THORNTON v. LEE

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Court of Appeals of Georgia.

THORNTON v. LEE et al.

No. A04A1355.

Decided: October 05, 2004

Daniele C. Johnson, Chamblee, for appellant. Finley, Buckley, James B. Finley, Kelly R. Castellow, Atlanta, for appellees.

Timothy Thornton appeals from the trial court's dismissal of his lawsuit against Robert Lee, Jr., and Flanders Construction for insufficient service.   Since evidence supported the trial court's conclusion that neither defendant was properly served, we affirm.

The record reveals that Thornton sued Lee and Flanders Construction for personal injuries that he suffered in a car accident.   Thornton voluntarily dismissed his suit on July 16, 2002, and re-filed it in Fayette County Superior Court on January 2, 2003.

Instead of serving Lee with the renewed lawsuit, the undisputed evidence reveals that Thornton served Lee's estranged wife at her home on January 14, 2003.   Lee's wife was not a party to the lawsuit, and Lee himself averred that he never lived at the address where his estranged wife was served.   Moreover, Lee did not authorize his estranged wife to accept service on his behalf, and Lee was never personally served with the summons and complaint.

The record also reveals that Thornton attempted to serve Flanders Construction through its registered agent, Frank Flanders, by means of the Fayette County and Pike County sheriff's offices.   However, both sheriffs refused to serve Flanders, because the listed address at which he could accept service was not located in Fayette County or Pike County.   On January 27, 2003, instead of serving Flanders, the Fayette County sheriff served Flanders's father, who was not the registered agent for Flanders Construction and who had no authority to accept service on behalf of the company at the time the renewed lawsuit was filed.   Neither Flanders nor any other officer or agent of Flanders Construction was ever served with the summons and renewed complaint.

The defendants failed to answer, and Thornton moved for a default judgment.   The defendants moved to dismiss the lawsuit for lack of service or in the alternative to open the default.   Following a hearing, the trial court dismissed Thornton's lawsuit, finding that the defendants had not been properly served.   Thornton appeals.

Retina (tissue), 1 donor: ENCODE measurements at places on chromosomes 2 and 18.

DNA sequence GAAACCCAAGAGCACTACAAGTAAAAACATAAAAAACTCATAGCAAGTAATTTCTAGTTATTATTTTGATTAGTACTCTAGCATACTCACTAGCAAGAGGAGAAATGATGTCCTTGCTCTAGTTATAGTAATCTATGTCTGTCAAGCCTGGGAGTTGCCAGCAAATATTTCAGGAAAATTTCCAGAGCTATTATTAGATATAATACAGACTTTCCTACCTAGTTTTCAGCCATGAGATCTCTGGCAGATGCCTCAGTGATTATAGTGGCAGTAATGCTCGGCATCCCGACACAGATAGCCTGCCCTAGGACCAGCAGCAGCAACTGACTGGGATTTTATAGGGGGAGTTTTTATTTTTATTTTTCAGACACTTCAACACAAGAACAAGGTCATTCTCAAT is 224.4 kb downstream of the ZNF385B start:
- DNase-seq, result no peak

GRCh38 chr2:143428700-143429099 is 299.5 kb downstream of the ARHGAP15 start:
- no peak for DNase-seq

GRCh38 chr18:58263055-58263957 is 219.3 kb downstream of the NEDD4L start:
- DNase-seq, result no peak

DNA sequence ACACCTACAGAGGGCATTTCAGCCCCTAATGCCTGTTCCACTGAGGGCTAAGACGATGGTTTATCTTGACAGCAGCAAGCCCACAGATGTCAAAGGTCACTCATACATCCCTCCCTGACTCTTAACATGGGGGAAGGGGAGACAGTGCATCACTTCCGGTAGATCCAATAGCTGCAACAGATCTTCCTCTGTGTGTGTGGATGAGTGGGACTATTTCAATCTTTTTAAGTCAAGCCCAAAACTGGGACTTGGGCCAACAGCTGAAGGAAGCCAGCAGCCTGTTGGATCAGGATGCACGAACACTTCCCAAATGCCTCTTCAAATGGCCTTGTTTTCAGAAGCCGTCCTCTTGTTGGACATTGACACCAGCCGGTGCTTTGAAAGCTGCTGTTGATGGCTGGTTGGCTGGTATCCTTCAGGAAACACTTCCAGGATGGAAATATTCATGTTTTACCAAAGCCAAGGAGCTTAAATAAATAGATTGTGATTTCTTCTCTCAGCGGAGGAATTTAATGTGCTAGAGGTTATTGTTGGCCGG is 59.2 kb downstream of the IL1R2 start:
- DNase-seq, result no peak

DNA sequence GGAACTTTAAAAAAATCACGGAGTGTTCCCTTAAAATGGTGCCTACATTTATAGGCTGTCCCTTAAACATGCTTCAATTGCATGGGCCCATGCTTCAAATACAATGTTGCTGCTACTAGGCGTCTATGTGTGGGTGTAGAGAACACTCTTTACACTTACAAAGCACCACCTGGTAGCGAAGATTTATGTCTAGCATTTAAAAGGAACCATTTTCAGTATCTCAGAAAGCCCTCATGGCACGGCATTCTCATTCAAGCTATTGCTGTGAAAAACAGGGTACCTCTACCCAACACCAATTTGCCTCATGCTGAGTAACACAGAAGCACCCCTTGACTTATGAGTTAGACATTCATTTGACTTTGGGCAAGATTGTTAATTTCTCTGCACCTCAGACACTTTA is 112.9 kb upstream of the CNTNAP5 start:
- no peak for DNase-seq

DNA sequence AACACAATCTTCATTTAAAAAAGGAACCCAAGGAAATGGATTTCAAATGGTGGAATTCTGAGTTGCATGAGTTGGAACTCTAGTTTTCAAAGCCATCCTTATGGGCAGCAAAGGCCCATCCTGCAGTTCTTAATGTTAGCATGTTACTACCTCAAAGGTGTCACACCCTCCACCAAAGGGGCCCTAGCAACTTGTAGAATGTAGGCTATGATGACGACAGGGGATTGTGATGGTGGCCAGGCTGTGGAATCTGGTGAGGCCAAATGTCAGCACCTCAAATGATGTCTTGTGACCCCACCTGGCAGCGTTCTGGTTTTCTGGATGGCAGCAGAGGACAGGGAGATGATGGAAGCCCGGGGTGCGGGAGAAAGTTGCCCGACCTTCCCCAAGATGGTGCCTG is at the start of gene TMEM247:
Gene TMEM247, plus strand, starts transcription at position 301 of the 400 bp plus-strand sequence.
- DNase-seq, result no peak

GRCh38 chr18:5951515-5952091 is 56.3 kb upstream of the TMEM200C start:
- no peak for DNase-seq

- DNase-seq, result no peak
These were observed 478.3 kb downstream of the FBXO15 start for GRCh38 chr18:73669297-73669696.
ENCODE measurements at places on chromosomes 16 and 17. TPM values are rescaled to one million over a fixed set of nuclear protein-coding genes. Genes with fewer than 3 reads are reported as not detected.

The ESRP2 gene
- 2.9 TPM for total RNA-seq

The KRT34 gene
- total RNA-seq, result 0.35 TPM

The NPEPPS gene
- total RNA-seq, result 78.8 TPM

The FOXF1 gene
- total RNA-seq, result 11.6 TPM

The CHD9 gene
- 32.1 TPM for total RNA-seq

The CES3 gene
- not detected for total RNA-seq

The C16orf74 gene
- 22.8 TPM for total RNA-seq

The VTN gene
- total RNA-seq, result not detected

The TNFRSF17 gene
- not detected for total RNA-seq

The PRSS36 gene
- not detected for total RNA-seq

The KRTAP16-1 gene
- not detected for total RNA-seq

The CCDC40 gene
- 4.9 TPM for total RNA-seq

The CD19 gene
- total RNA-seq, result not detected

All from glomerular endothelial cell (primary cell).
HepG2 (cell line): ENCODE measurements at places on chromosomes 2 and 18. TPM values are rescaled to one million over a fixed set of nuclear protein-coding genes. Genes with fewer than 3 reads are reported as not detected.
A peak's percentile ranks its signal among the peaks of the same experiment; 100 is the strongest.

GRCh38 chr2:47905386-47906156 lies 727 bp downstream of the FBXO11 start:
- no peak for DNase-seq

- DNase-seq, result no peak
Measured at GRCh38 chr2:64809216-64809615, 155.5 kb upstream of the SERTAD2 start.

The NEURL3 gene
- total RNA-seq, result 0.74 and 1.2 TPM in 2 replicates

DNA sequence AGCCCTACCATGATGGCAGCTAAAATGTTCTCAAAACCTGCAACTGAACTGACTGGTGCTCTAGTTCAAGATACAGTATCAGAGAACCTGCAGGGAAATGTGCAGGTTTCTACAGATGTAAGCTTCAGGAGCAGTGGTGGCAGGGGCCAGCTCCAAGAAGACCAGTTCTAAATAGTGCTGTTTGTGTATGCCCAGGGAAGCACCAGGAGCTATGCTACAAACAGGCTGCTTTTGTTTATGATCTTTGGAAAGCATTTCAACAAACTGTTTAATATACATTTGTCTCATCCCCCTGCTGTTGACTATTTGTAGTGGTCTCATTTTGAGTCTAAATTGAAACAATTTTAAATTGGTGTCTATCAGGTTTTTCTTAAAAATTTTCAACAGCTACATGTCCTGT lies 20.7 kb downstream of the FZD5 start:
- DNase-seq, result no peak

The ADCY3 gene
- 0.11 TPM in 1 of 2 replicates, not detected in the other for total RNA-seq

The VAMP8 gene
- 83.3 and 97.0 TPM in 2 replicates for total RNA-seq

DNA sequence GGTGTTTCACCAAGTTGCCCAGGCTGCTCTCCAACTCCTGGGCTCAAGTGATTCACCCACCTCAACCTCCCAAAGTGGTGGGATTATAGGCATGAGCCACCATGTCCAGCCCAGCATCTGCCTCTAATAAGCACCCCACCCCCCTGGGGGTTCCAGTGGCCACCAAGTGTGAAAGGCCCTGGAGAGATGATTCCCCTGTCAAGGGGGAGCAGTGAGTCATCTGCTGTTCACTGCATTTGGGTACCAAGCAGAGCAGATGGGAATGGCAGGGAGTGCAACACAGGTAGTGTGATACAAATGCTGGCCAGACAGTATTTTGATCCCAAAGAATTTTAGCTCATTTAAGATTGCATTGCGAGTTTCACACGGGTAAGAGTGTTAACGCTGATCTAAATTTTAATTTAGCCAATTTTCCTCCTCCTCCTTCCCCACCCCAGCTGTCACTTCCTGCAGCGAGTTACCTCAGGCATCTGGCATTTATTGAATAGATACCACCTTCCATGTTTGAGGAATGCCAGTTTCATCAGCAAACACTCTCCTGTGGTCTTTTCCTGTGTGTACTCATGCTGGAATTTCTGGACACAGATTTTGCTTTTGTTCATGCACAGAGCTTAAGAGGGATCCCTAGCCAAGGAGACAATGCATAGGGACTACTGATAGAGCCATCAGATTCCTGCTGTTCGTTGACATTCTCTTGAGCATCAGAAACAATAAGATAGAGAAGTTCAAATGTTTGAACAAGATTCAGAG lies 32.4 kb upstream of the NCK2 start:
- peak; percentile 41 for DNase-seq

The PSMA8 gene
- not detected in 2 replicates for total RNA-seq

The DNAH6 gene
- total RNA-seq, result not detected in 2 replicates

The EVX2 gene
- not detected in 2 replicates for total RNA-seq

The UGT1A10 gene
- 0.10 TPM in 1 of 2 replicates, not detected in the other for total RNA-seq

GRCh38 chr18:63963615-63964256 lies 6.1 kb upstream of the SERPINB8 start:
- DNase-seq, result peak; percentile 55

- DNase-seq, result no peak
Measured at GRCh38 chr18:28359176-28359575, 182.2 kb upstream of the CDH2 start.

Despite Thornton's several enumerations of error, the dispositive issue here is whether the trial court properly dismissed Thornton's renewed lawsuit against Lee and Flanders Construction due to lack of service.   When conflicting evidence is presented regarding the proper receipt of service, the factual disputes created thereby are to be resolved by the trial court.  Terrell v. Porter, 189 Ga.App. 778, 779(1), 377 S.E.2d 540 (1989);  see also Whatley's Interiors v. Anderson, 176 Ga.App. 406, 407(2), 336 S.E.2d 326 (1985).   The trial court's findings with respect to the receipt of service will not be disturbed on appeal if there is any evidence to support them.   Terrell, supra, 189 Ga.App. at 779(1), 377 S.E.2d 540.

 Here, Thornton attempted to serve Lee pursuant to OCGA § 9-11-4(e)(7), which provides that service may be made “by leaving copies thereof at the defendant's dwelling house or usual place of abode with some person of suitable age and discretion then residing therein.” However, Lee presented evidence that he had never lived at the address where his estranged wife was served.   Furthermore, his estranged wife was not a party to the lawsuit.   Since evidence supported the trial court's conclusion that service was not properly made pursuant to OCGA § 9-11-4(e)(7), the trial court did not err in dismissing Thornton's lawsuit against Lee. Glass v. Byrom, 146 Ga.App. 1-2, 245 S.E.2d 345 (1978);  see also Terrell, supra, 189 Ga.App. at 779(1), 377 S.E.2d 540 (copy of summons and complaint left with relative at a place other than defendant's residence is not sufficient service).

 Similarly, evidence supported the trial court's conclusion that Flanders Construction was not properly served, since Flanders Construction presented evidence that the person served was not the registered agent for Flanders Construction and was not authorized to accept service for the company.   See OCGA § 9-11-4(e)(1).   Thus, the trial court did not err in dismissing Thornton's lawsuit against Flanders Construction.   See Whatley's Interiors, supra, 176 Ga.App. at 407(2), 336 S.E.2d 326.

Judgment affirmed.

MILLER, Judge.

ANDREWS, P.J., and ELLINGTON, J., concur.